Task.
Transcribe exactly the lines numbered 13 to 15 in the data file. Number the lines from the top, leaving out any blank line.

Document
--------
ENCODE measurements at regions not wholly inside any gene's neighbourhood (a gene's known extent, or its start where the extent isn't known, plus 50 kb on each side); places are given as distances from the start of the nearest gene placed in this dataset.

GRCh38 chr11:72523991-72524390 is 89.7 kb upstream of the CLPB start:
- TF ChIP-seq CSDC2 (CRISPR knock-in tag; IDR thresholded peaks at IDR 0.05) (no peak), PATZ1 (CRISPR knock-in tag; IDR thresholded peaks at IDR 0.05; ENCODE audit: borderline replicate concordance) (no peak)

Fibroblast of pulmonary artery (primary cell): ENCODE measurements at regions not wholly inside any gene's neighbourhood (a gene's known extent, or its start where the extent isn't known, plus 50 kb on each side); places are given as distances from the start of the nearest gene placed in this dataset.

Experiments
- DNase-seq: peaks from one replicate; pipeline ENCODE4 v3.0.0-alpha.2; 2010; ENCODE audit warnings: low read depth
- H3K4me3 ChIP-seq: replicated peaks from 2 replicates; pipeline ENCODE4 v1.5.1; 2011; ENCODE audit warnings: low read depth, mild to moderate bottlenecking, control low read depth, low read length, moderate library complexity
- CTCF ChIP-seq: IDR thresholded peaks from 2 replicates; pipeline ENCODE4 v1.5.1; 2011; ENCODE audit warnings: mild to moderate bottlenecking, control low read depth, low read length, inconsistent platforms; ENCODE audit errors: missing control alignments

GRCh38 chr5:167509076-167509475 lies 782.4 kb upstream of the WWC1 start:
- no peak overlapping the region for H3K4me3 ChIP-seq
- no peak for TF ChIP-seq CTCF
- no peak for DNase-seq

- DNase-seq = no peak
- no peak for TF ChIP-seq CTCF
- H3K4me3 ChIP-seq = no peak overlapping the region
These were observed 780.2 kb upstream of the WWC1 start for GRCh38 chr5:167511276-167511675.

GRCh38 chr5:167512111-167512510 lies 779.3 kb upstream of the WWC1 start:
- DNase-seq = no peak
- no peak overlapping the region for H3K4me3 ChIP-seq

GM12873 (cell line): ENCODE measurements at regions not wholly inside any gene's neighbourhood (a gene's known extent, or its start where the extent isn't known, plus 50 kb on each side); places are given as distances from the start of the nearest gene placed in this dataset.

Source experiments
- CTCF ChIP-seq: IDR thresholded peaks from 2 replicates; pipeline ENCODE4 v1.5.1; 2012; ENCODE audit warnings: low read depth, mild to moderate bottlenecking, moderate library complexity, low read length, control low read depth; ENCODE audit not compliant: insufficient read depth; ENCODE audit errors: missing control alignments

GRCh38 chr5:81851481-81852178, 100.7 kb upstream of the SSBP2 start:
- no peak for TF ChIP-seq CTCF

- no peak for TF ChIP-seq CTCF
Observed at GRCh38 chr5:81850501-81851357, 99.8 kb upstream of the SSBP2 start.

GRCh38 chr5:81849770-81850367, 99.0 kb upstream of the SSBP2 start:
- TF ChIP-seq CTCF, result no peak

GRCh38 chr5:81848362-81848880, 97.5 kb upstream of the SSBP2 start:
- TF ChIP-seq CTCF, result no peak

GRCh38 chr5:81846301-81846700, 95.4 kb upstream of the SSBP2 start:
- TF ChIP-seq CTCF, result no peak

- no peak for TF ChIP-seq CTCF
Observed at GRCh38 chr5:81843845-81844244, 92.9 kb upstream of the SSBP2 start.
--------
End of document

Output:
- DNase-seq = no peak
- no peak for TF ChIP-seq CTCF
- H3K4me3 ChIP-seq = no peak overlapping the region